From left to right, Latin America's Best Female Chefs: Helena Rizzo (2013); Elena Reygadas (2014); Roberta Sudbrack (2015); Kamilla Seidler (2016)
It's widely acknowledged that there’s a shortage of female chefs at the very top of the global fine dining industry. But across Latin America, a number of cooks are challenging the view that women can’t have it all.
We spoke to the nine female head chefs of Latin America’s 50 Best Restaurants 2015 to find out their views on life, love and making it in a male-dominated industry.
Carolina Bazán, Ambrosia, Santiago – No.32 in LatAm 50 Best 2015
Chef Bazán with 'locos' and pesto (top) and grilled octopus with peas
Who is your biggest inspiration? My mother. She’s a very strong person who’s taught me a lot.
What’s your first food memory? My mother’s carpaccio, chicken rice al culantro in Peru, serrano ham at a Spanish friend’s house and oysters and machas at my grandmother’s place.
Which chef would you swap places with for a week? Increasingly, I like David Chang’s style. I’d like to see inside his kitchen and figure out how he manages so many restaurants at the same time.
What would be your death row meal? Jamón bellota – acorn-fed Iberico ham. I’m obsessed with jamón.
Guilty food pleasure: Kinder Bueno, Nutella… any chocolate with hazelnuts!
Pamplona 78, Santiago
Pía León, Central, Lima
– No.1 in LatAm 50 Best 2015
Chef León at Latin America's 50 Best Restaurants 2014 with husband and Central co-owner Virgílio Martínez; Green Highlands dish
What is your biggest inspiration? What drives me every day is reminding myself how much I love this profession, despite the long hours and other irritations.
What would be your death row meal? Indian food.
Which chef would you swap places with for a week? A French cook in the 1950s.
What’s your guilty food pleasure? Grilled cheese sandwiches.
Advice for future female cooks: Patience, hard work and very clear objectives.
As head chef of the No.1 restaurant in Latin America, what pressure do you feel and what have you learned? My day-to-day job remains the same and there’s a lot of pressure to make our customers happy, although every day is different and something new always comes up. We’ve learned to face new challenges and we have to always remain authentic.
Ca. Santa Isabel 376, Miraflores, Lima
Soledad Nardelli, Chila, Buenos Aires – No.21 in LatAm 50 Best 2015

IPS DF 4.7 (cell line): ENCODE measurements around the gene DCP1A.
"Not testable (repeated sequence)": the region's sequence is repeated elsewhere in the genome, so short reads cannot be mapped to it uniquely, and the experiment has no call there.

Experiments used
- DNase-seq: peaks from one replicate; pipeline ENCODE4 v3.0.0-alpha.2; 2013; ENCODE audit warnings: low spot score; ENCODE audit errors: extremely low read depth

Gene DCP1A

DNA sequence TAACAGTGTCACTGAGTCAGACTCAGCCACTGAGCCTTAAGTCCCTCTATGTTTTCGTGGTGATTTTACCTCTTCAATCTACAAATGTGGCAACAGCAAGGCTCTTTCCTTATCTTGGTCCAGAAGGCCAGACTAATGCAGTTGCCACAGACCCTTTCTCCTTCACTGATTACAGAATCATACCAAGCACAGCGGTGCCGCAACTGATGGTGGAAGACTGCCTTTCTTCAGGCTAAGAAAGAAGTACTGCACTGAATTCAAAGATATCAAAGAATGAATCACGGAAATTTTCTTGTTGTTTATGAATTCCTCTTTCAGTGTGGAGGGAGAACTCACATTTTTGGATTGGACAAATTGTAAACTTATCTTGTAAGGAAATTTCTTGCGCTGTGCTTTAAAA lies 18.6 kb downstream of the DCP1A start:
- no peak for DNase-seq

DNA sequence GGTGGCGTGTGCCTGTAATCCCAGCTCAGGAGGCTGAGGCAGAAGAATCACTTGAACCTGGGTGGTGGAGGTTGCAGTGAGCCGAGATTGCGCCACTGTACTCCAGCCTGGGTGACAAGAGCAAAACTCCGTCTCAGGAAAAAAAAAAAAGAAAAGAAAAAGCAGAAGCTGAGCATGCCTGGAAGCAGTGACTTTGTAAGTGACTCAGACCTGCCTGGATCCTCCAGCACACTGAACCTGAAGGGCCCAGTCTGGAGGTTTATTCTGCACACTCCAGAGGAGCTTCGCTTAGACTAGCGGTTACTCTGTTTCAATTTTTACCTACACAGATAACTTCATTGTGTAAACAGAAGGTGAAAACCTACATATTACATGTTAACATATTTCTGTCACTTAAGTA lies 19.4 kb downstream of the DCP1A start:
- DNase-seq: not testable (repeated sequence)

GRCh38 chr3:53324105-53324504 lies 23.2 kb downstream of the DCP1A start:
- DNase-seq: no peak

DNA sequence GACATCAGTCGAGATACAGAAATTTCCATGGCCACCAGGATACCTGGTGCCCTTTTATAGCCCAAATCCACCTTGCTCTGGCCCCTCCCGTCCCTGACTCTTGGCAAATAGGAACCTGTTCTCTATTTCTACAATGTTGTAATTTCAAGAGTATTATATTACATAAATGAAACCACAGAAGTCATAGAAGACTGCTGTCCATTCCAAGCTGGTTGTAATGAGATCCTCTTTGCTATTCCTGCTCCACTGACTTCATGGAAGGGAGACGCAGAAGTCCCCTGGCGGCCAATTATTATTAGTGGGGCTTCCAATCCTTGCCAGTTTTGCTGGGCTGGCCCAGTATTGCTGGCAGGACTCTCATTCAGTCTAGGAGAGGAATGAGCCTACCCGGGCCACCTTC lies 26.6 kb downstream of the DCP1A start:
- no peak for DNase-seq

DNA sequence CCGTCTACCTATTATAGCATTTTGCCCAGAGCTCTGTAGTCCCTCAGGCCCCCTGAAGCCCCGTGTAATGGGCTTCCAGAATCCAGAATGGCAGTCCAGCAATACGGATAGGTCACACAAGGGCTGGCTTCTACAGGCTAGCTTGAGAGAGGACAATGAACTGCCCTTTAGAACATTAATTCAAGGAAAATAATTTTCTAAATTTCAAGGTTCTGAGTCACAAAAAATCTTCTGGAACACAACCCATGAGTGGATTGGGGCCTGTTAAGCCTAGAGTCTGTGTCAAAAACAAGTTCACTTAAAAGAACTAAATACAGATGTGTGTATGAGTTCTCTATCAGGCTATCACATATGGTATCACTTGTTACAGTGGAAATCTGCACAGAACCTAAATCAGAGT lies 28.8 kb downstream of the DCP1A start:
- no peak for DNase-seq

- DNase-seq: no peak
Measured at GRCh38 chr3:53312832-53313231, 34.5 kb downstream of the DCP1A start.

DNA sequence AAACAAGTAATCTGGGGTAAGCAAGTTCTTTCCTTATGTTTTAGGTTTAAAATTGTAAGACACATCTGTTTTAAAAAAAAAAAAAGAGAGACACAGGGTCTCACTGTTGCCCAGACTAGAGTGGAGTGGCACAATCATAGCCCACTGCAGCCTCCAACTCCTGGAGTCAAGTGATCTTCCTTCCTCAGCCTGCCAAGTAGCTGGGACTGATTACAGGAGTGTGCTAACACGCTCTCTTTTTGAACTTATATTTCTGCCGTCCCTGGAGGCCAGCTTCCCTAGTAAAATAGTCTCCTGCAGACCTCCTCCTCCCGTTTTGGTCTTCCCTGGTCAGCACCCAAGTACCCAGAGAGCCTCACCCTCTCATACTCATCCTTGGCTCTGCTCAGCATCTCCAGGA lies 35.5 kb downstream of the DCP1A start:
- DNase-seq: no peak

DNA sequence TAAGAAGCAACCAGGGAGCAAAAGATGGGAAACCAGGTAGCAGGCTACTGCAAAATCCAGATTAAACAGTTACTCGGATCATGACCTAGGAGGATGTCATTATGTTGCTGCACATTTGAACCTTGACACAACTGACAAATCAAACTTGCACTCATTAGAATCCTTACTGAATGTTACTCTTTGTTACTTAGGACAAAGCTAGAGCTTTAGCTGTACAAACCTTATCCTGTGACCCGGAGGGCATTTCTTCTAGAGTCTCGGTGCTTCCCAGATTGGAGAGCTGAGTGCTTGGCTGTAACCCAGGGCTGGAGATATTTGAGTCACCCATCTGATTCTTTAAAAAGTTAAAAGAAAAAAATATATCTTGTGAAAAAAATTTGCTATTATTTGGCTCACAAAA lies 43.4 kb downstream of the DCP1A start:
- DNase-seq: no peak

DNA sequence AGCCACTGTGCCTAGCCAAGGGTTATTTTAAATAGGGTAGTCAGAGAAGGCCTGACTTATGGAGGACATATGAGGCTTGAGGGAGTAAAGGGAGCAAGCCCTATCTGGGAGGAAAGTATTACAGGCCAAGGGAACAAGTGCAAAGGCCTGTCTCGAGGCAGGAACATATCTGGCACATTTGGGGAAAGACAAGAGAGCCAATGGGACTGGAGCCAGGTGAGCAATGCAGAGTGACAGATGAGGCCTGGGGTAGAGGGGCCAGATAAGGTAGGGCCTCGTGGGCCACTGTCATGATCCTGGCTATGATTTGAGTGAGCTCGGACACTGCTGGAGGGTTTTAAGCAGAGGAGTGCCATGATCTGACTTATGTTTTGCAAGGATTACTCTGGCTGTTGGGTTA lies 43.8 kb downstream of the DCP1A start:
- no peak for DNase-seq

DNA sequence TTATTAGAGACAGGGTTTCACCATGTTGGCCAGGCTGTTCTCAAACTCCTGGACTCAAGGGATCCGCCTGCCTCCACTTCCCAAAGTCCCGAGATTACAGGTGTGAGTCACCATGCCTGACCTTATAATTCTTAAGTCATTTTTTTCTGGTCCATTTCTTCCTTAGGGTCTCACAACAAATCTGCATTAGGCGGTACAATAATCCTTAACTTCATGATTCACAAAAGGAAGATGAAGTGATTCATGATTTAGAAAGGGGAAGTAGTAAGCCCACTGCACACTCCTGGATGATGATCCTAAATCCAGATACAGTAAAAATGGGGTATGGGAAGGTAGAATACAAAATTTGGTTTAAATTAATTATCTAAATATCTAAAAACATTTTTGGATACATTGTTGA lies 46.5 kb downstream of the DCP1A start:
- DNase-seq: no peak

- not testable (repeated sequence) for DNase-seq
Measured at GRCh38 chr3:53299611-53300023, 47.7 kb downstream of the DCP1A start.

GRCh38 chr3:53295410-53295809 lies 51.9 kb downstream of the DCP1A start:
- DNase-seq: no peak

What’s your biggest inspiration? Nature.
What’s your first ever food memory? Family barbecues with everyone enjoying themselves.
Which chef would you like to swap places with for a week? Magnus Nilsson of Fäviken.
Advice for future female cooks: Find a balance between your professional and personal life.
What do you cook for yourself or your family when you’re at home? Pasta – the family tradition.
Alicia Moreau de Justo 1160, Buenos Aires
Martha Ortiz, Dulce Patria, Mexico City – No.49 in LatAm 50 Best 2015
Chef Ortiz and her chamoy margarita
What’s your philosophy for life? To enjoy my womanhood, with everything that brings – being a warrior and, at the same time, having a sensitive heart that loves the flavours of life. I like the phrase “life serves to give beauty.”
What would be your death row meal? Black mole with a corn tortilla. There would be daytime and night time communion, the sun and the moon, the good and the bad, and I would give thanks because in this life I have loved and been loved.
What do you cook for yourself or your family when you’re at home? In general, when I get home from work – and in my case I spend many hours under fire in the trenches – I like to read and have a glass of mineral water with a slice of lemon and a small bunch of mint and camomile for taste.
What advice do you have for future female chefs? I could say many things but above all, taking care of your womanhood brings an enormous inner wealth. The colourful designs and flavours we can create are incomparable, beautiful, deep.
Anatole France, 100 Col. Polanco, Mexico City 11560
Kamilla Seidler, Gustu, La Paz
– Latin America’s Best Female Chef 2016 and No.17 in LatAm 50 Best 2015
What’s your philosophy for life? Be a good person, treat others as you’d like to be treated and share your knowledge with those who want to learn.
What do you make for yourself at home on a night off? Pasta, Asian food and sourdough bread.
Which chef would you like to swap places with for a week? An Italian nonna.
Tip for future Bolivian and Latin American female chefs: Think about the details, because the devil is in the detail.
Calle 10, Nº 300, La Paz
Leonor Espinosa, Leo, Bogotá
– No.33 in LatAm 50 Best 2015
Who, or what, is your biggest inspiration? In my work, what inspires me is Colombia’s biodiversity and the different things I’ve discovered from spending time with ethnic communities – their different ways of perceiving the world, genesis, myths, values and beliefs. Also, the geographic environment and the stories around strong women who push for development and work every day towards the wellbeing of others. Another reason is the safeguarding of our cultural heritage. In my life, my daughter, Laura.